A more direct effect on Primary Rents and OER is from actual rental inflation, rather than indirectly through home prices. And here the information is again pretty ho-hum. The chart below is of CBRE apartment rents, y/y percentage change. Rents have slowed from 2015-16, but they’re still well above core inflation.

There have been some anecdotal reports of cooling rentals in hot or dense markets, but so far these are mostly anecdotes. Rental prices bear some watching, of course – especially since they pass through into CPI much more quickly than changes in home prices do.

Now, here’s a cautionary note about housing in general. I am most assuredly not a bull on real home prices and I think that they’ll probably underperform CPI going forward. And here’s the reason why. For many years, the relationship between home prices and incomes was very stable. Starting in 2000, home prices began to rise sharply faster than incomes, culminating in what we now know was a pretty ugly bubble. The chart below shows that bubble, and the return to the traditional relationship between home prices and incomes…and a renewed rise in that ratio. I am not saying that home prices are as bubbly now as they were in 2005. Indeed, the easy availability of credit these days makes it plausible that the equilibrium ratio is higher than the 3.4x of the 1970s, 80s, and 90s. The caveat, of course, is that this is true only if there has been a permanent easing in the availability of credit…and as the Fed is currently starting to slowly drain excess reserves, this is less clear. So, this is the warning sign and one good reason to keep a careful eye on home prices going forward.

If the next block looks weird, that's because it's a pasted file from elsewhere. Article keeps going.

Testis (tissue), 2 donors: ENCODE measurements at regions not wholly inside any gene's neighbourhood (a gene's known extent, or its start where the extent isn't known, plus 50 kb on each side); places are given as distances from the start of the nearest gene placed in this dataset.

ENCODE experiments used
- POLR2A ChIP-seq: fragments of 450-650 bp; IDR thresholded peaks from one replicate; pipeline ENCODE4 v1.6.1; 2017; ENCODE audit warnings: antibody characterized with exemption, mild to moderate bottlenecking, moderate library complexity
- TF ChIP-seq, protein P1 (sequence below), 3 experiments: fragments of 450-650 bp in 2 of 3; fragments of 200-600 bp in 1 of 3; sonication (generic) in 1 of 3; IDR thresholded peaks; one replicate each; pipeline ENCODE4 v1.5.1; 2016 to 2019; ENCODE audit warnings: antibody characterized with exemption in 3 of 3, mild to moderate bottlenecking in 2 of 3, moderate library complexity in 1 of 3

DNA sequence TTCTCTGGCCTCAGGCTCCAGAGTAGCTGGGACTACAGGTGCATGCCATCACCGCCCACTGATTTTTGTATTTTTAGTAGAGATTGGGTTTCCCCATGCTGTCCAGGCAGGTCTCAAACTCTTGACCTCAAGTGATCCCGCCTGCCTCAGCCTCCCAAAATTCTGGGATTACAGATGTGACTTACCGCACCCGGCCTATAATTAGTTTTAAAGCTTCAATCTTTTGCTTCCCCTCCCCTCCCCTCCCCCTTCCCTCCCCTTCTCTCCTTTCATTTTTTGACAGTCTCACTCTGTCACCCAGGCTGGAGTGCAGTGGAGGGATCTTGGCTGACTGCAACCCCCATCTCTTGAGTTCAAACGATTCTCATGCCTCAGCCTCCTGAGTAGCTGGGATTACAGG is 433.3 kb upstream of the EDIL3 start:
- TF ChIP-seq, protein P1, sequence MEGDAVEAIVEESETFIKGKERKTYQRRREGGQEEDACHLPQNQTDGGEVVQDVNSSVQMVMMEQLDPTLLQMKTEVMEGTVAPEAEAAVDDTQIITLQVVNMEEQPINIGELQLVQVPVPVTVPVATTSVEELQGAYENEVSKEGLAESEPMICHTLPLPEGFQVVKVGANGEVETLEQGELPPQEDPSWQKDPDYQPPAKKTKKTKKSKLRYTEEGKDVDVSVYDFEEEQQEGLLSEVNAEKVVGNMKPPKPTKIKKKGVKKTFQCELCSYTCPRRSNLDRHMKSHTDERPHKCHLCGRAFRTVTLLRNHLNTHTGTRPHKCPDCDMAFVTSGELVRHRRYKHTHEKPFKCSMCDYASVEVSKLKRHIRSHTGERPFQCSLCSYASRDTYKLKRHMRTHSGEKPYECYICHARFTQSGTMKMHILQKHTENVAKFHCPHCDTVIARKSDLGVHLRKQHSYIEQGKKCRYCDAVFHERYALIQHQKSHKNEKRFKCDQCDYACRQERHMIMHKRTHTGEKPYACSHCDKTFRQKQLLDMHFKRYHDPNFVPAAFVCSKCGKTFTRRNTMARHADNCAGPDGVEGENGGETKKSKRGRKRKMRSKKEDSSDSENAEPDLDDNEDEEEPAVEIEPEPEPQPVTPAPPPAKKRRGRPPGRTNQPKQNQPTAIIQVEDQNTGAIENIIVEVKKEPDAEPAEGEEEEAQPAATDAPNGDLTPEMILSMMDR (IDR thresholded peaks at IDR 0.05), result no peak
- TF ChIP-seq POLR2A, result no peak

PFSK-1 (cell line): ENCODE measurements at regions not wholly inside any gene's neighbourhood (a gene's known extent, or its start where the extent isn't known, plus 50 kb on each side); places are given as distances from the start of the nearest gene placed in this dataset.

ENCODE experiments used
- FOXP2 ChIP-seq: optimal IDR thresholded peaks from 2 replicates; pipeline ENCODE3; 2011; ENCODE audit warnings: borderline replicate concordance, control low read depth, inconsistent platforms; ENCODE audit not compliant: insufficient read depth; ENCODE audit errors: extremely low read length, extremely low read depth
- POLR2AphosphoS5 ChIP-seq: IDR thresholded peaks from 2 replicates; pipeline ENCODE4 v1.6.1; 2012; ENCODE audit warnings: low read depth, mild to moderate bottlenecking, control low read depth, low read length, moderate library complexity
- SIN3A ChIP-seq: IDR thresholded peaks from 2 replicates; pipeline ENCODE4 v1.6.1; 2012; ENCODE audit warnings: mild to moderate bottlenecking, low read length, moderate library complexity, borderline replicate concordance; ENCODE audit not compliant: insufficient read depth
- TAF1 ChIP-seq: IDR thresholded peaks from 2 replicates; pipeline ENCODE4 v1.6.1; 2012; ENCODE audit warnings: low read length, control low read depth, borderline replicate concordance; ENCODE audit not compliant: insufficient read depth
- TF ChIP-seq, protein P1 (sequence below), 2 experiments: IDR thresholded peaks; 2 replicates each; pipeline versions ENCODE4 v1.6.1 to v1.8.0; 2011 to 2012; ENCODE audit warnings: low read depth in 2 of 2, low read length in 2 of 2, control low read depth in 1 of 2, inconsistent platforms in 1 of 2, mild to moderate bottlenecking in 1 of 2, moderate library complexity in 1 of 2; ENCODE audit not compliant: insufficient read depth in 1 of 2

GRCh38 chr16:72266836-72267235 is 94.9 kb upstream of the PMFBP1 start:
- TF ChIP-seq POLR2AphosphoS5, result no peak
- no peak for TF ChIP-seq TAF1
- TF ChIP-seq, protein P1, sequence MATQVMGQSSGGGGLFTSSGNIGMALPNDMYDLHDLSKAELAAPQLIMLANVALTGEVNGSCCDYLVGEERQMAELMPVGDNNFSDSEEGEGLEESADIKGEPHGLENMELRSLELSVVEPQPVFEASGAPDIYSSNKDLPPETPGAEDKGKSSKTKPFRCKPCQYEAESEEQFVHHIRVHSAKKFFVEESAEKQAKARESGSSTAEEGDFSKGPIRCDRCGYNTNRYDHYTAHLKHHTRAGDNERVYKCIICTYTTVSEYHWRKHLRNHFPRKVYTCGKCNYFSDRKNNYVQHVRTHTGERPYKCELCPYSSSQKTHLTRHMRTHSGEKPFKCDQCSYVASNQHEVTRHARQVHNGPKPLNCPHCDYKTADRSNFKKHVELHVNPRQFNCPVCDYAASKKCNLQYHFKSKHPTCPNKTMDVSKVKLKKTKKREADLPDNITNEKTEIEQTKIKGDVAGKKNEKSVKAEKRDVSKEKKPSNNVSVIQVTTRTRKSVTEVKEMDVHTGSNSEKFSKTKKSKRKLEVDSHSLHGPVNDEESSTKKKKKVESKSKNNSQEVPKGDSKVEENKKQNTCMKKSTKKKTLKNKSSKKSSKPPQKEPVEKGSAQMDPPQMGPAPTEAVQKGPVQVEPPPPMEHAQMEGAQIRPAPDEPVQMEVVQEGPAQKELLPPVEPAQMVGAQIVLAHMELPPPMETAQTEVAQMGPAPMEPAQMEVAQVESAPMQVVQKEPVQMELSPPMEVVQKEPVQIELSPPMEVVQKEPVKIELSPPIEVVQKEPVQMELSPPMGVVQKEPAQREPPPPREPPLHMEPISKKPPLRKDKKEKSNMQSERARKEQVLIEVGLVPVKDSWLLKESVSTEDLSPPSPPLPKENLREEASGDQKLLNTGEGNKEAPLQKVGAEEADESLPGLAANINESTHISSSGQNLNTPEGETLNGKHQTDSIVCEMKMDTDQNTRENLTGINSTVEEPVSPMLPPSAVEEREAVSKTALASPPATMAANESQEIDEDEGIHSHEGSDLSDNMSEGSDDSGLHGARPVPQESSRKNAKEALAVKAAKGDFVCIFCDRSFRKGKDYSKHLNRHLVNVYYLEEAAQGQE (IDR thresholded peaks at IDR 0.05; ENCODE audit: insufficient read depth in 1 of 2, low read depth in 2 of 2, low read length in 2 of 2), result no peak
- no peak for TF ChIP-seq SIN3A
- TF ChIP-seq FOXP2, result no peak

Adding it all up, I don’t think there’s very persuasive evidence that we are about to see a meaningful deceleration in rental inflation. But just as I’m not persuaded that rents are about to decelerate markedly, I don’t see a great chance of a strong further acceleration (and our model is strikingly boring at present, as the chart below – source Enduring Intellectual Properties – illustrates).

Ergo, core inflation (and more importantly, median), to accelerate much further, needs to see a broadening of pressures from beyond merely rent.  And we’re starting to see some signs of that in core goods, and a faint whisper in other quarters. Rents are not likely to be the driving force for the next leg higher in inflation. But at the same time, we haven’t yet seen very much evidence that rents are about to collapse. Home prices are too high, relative to incomes. They’re probably higher partly because of optimism about incomes, though, and if wages validate that optimism then home prices may not be due for as bruising a correction this time. Wages are clearly accelerating, so the jury is out on that point.

I think the overall conclusion therefore is that a fair forecast for rents and OER in the CPI still calls for stability for a while. If you’re hoping for inflation to decelerate soon, you ought look elsewhere.

Again, don’t forget to sign up at PremoSocial to get access to my CPI-day updates!

Categories: Housing